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Oil Rises Gasoline Gains on Canadian Refinery Problems

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Posted by on Saturday, August 24, 2013, 10:53
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Oil prices rose on Friday led by gasoline futures following news of a unit shutdown at an East Coast Canadian refinery. While the trading volume of the Brent crude contract was higher, gains on the U.S. futures contract outpaced the international benchmark. Brent’s premium to WTI narrowed to $4.30 a barrel after a $3 per barrel spike earlier this week that sent the spread to $6 for the first time since late June.

Oil Prices

Oil Prices

Brent and U.S. crude found early support from positive U.S. manufacturing data and disruptions to Libyan exports. A short flurry in activity saw volume spike and crude prices jump 80 cents between 10:35 a.m. EDT (1435 GMT) and 10:37 a.m.

Market watchers tied the sudden move to weakness in the dollar after the U.S. Commerce Department reported a bigger-than-expected decline in U.S. new home sales to the lowest in nine months. CME Group said there was nothing unusual or irregular about the trades.

Gasoline prices shot up after energy intelligence provider Genscape reported the shutdown of a 70,000 barrel per day (bpd) fluid catalytic cracking unit at Irving Oil’s 300,000 bpd St. John refinery in New Brunswick, Canada.

Irving confirmed the unit had been shut for unplanned maintenance, and trade sources said it could be down for a week.

Brent crude was up $1.09 at $110.99 a barrel by 1:06 p.m. EDT, off earlier highs of $111.23 a barrel.

U.S. crude rose $1.68 to $106.71 a barrel, off a session peak of $106.94 and narrowing the contract’s discount to Brent to $4.29 a barrel.

Brent trading volumes were 8 percent below their 30-day moving average at just under 500,000 contracts, while U.S. crude was nearly 40 percent below that average at 370,000 contracts.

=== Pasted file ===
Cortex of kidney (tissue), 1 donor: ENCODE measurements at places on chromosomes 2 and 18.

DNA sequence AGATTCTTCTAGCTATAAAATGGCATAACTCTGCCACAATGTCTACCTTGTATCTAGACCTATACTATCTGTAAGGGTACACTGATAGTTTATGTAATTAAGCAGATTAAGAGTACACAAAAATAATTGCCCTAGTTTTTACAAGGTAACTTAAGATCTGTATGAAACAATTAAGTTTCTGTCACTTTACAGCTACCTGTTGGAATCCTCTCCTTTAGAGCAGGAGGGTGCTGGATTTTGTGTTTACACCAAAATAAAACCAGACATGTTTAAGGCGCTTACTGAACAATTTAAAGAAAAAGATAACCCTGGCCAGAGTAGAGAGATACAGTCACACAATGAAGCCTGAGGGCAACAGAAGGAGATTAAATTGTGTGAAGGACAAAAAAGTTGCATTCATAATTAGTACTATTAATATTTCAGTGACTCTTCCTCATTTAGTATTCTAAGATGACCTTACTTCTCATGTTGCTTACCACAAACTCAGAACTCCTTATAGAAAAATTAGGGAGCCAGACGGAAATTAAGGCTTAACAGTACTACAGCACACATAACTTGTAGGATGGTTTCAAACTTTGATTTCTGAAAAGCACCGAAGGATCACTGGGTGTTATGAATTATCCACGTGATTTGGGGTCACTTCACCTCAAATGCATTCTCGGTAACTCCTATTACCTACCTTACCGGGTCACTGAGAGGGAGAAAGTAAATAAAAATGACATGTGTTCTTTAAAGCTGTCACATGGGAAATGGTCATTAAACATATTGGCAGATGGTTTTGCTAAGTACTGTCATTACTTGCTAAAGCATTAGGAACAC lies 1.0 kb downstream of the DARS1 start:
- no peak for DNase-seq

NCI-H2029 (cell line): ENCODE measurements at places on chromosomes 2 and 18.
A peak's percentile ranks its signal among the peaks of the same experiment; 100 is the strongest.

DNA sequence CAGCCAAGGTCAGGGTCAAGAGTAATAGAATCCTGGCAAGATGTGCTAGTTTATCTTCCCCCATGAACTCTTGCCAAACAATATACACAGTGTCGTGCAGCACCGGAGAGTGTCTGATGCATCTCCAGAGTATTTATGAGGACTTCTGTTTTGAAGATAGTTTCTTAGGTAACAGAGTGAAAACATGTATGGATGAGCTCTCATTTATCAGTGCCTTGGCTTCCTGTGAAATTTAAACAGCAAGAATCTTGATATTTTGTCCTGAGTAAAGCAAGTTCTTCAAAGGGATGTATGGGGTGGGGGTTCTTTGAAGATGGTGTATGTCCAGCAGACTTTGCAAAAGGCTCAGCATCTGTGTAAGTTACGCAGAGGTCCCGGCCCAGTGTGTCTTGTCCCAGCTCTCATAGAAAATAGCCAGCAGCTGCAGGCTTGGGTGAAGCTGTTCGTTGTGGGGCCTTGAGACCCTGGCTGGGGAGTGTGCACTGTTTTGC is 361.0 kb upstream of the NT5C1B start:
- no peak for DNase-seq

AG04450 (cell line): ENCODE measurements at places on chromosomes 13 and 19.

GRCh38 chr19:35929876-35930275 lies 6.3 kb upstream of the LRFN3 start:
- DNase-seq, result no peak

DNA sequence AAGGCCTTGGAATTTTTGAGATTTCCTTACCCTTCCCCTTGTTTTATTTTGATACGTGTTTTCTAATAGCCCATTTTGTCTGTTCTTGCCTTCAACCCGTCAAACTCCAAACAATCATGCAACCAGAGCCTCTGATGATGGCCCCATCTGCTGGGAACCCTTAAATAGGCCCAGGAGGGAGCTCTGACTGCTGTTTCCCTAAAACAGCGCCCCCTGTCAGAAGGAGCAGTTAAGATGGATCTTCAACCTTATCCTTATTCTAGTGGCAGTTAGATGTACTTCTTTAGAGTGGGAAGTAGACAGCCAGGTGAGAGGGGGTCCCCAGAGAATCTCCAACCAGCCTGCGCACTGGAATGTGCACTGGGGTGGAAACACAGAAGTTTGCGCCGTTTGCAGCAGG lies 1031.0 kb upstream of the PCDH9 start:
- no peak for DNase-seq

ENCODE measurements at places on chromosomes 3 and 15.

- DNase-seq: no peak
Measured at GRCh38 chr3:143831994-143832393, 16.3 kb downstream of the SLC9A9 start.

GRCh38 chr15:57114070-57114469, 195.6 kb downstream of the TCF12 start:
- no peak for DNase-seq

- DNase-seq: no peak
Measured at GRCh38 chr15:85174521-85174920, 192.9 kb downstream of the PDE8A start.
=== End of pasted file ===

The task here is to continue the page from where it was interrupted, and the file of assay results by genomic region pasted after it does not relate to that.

September U.S. gasoline futures was up 4.74 cents at $3.0122 a gallon. The premium of the September contract to the October contracts, which blew out to 14.08 cents from 12.64 cents on Thursday right after the first reports of the Irving refinery outage, traded at to 13.70 cents.

Oil markets have mostly been in a $5 range for the last eight weeks, with Brent swinging between $105 and $110 per barrel since early July and U.S. crude between $103 and $108.

Prices are apt to move from one side to another rapidly the longer the market stays in a range, said Gene McGillian, an analyst with Tradition Energy in Stamford, Connecticut.

Light trading volume during summer added to the volatility.

“During vacation time when you have light volume, you do get exaggerated price moves. You can push it a lot further a lot faster,” he said.

Libya’s largest crude oil export terminal, Es Sider, and the oil port of Zueitina remain closed, Deputy Oil Minister Omar Shakmak said, although some improvement was seen at other ports. The outages are the worst disruption of Libya’s oil sector since the 2011 civil war.

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